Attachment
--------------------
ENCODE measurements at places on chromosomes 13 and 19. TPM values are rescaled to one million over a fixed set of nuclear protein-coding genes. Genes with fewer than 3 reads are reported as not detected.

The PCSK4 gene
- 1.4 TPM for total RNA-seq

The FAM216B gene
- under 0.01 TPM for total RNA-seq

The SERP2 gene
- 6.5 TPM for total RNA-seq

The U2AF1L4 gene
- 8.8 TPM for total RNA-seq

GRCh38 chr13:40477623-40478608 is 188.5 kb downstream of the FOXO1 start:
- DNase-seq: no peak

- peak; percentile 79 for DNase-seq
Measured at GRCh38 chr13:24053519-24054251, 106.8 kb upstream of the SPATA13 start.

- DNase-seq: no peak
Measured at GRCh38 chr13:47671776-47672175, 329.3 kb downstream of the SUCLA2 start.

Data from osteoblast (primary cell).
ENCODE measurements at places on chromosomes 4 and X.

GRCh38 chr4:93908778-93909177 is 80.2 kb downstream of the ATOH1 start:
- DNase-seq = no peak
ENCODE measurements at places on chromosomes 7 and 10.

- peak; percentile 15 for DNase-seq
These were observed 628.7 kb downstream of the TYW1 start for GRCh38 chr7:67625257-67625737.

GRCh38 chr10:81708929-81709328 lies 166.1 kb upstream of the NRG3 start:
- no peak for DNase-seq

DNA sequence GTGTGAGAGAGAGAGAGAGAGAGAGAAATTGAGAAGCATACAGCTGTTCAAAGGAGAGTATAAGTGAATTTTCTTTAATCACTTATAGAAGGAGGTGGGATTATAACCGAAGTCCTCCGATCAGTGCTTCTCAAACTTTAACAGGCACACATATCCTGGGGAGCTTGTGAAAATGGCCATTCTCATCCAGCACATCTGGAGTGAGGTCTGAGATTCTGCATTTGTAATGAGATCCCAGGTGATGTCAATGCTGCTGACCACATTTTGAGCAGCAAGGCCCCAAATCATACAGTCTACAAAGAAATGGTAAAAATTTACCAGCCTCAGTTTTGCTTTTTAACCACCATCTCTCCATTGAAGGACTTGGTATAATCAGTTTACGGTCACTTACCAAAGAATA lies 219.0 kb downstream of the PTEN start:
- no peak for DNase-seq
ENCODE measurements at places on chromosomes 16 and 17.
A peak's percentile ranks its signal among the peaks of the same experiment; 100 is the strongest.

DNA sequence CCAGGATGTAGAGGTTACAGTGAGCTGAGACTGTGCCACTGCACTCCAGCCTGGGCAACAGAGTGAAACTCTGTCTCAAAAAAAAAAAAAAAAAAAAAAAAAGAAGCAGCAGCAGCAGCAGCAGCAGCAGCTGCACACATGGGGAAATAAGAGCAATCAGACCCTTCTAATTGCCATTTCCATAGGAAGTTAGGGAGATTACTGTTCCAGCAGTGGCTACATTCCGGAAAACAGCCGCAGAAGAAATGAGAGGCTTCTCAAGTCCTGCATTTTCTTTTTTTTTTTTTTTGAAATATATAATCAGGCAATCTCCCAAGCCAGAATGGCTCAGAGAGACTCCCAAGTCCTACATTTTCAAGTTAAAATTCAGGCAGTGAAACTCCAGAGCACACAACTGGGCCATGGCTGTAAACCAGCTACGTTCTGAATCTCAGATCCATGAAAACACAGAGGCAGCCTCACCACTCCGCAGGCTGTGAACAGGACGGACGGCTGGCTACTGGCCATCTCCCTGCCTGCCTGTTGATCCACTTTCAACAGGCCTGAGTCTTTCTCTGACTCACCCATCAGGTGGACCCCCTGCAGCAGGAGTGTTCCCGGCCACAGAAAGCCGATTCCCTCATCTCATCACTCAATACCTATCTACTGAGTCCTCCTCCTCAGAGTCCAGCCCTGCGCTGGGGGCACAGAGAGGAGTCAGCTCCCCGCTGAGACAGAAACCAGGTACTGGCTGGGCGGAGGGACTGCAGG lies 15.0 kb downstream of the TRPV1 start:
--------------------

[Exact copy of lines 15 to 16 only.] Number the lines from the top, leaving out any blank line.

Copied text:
Measured at GRCh38 chr13:47671776-47672175, 329.3 kb downstream of the SUCLA2 start.

Data from osteoblast (primary cell).